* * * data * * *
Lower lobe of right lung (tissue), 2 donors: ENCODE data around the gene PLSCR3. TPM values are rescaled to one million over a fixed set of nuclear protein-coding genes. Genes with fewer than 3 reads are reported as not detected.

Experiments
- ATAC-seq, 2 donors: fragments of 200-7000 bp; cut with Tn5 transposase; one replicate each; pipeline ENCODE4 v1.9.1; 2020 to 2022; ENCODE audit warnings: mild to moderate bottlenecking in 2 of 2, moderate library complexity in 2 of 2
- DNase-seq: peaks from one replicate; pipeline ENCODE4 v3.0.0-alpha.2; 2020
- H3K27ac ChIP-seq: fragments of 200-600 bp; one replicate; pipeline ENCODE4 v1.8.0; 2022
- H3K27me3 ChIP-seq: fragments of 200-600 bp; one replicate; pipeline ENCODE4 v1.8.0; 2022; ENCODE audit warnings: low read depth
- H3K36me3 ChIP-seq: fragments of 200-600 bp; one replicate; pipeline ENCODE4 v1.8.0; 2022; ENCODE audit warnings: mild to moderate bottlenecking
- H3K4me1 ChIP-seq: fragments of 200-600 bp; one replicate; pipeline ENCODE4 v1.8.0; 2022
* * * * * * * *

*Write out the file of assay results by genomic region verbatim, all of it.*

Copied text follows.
Lower lobe of right lung (tissue), 2 donors: ENCODE data around the gene PLSCR3. TPM values are rescaled to one million over a fixed set of nuclear protein-coding genes. Genes with fewer than 3 reads are reported as not detected.

Experiments
- ATAC-seq, 2 donors: fragments of 200-7000 bp; cut with Tn5 transposase; one replicate each; pipeline ENCODE4 v1.9.1; 2020 to 2022; ENCODE audit warnings: mild to moderate bottlenecking in 2 of 2, moderate library complexity in 2 of 2
- DNase-seq: peaks from one replicate; pipeline ENCODE4 v3.0.0-alpha.2; 2020
- H3K27ac ChIP-seq: fragments of 200-600 bp; one replicate; pipeline ENCODE4 v1.8.0; 2022
- H3K27me3 ChIP-seq: fragments of 200-600 bp; one replicate; pipeline ENCODE4 v1.8.0; 2022; ENCODE audit warnings: low read depth
- H3K36me3 ChIP-seq: fragments of 200-600 bp; one replicate; pipeline ENCODE4 v1.8.0; 2022; ENCODE audit warnings: mild to moderate bottlenecking
- H3K4me1 ChIP-seq: fragments of 200-600 bp; one replicate; pipeline ENCODE4 v1.8.0; 2022